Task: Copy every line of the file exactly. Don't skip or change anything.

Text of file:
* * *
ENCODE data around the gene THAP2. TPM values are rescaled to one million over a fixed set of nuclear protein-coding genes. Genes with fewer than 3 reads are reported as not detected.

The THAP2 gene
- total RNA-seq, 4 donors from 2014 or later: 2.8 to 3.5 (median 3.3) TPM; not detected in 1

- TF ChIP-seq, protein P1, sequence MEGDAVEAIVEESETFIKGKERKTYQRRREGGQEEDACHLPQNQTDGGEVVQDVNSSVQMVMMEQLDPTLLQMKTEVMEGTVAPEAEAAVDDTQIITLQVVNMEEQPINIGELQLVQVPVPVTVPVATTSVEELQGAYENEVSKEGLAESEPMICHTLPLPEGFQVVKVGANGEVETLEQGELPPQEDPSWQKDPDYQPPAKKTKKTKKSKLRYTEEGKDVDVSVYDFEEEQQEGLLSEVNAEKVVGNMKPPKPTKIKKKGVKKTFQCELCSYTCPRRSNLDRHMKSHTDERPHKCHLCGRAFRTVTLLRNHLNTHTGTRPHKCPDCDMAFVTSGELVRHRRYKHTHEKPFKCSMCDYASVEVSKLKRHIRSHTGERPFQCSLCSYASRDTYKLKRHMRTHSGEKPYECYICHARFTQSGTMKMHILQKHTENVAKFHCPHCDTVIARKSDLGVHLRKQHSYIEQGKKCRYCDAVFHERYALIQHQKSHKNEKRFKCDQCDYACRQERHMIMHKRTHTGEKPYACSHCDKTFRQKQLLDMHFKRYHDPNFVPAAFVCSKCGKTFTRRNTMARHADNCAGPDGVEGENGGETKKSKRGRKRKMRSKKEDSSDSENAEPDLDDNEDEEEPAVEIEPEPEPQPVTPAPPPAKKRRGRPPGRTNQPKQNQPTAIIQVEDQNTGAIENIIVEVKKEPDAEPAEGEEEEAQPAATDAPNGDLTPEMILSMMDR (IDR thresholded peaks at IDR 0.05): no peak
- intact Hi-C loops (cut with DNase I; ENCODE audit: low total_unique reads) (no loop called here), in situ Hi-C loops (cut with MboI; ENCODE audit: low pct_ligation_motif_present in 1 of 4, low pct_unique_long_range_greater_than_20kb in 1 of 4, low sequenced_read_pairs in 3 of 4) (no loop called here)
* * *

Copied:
ENCODE data around the gene THAP2. TPM values are rescaled to one million over a fixed set of nuclear protein-coding genes. Genes with fewer than 3 reads are reported as not detected.

The THAP2 gene
- total RNA-seq, 4 donors from 2014 or later: 2.8 to 3.5 (median 3.3) TPM; not detected in 1

- TF ChIP-seq, protein P1, sequence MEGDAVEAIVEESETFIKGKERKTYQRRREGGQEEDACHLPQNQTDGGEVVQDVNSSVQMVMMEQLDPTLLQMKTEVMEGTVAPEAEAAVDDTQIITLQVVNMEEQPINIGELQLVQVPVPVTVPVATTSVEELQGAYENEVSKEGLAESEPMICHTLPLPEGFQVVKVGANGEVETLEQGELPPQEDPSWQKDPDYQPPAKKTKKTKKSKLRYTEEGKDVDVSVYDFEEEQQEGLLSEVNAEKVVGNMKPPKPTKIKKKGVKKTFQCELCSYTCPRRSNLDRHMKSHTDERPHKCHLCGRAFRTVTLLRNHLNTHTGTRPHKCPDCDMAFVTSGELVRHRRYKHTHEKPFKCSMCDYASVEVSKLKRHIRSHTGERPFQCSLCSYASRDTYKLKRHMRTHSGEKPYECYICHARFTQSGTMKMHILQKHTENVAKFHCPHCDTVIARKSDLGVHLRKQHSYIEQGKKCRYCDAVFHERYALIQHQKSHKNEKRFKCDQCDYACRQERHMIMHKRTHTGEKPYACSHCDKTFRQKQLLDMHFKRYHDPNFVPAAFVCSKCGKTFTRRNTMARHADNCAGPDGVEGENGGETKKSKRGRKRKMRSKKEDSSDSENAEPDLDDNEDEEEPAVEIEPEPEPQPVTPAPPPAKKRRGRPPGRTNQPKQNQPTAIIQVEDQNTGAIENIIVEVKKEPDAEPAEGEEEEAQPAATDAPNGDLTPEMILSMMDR (IDR thresholded peaks at IDR 0.05): no peak
- intact Hi-C loops (cut with DNase I; ENCODE audit: low total_unique reads) (no loop called here), in situ Hi-C loops (cut with MboI; ENCODE audit: low pct_ligation_motif_present in 1 of 4, low pct_unique_long_range_greater_than_20kb in 1 of 4, low sequenced_read_pairs in 3 of 4) (no loop called here)